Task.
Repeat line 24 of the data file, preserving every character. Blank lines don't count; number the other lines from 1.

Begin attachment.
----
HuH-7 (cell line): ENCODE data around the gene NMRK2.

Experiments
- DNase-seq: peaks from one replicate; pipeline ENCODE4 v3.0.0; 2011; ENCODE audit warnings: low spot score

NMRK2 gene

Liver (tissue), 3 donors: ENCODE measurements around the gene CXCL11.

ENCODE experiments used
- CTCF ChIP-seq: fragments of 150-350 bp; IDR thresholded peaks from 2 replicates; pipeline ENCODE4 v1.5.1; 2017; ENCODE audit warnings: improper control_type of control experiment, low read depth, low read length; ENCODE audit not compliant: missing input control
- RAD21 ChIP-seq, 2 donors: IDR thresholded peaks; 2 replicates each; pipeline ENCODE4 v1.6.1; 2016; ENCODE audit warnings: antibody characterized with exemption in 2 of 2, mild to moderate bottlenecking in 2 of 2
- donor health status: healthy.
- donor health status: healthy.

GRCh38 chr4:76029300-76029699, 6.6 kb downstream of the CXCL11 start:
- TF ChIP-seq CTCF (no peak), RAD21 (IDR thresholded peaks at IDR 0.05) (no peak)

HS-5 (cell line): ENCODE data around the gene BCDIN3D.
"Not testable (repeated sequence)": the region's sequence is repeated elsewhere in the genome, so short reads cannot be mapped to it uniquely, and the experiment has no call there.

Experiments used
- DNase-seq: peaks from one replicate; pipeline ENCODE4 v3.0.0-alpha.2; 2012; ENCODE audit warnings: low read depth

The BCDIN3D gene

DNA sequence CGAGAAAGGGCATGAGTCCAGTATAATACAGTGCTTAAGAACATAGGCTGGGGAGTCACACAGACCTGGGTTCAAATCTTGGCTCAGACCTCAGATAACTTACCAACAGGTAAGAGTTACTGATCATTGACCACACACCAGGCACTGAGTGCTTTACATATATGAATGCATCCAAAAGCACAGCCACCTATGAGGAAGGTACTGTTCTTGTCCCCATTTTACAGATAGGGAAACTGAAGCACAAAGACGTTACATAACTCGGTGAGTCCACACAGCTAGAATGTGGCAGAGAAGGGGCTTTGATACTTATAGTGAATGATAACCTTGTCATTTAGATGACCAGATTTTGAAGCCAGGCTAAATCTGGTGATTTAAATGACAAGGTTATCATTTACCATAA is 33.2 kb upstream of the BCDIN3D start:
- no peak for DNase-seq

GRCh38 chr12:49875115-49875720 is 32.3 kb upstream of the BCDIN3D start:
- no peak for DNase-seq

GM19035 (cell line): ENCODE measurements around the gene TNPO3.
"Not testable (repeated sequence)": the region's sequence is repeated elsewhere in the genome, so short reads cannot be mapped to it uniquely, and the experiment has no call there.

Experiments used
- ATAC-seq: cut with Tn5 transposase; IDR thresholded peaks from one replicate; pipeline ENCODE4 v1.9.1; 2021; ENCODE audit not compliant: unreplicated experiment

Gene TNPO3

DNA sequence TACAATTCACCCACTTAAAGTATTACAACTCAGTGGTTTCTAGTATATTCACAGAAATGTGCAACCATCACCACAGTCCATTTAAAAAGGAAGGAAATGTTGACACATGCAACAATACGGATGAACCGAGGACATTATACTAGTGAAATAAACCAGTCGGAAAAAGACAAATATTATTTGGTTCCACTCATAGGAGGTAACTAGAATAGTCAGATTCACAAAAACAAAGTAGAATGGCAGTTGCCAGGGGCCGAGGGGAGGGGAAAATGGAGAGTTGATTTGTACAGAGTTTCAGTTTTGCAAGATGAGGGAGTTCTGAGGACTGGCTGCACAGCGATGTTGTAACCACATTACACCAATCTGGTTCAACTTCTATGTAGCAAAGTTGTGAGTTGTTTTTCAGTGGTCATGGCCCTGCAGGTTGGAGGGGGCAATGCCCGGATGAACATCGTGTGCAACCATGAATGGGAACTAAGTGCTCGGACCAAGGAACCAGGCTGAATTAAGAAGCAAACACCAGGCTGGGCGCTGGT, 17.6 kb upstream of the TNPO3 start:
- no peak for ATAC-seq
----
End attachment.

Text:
Experiments used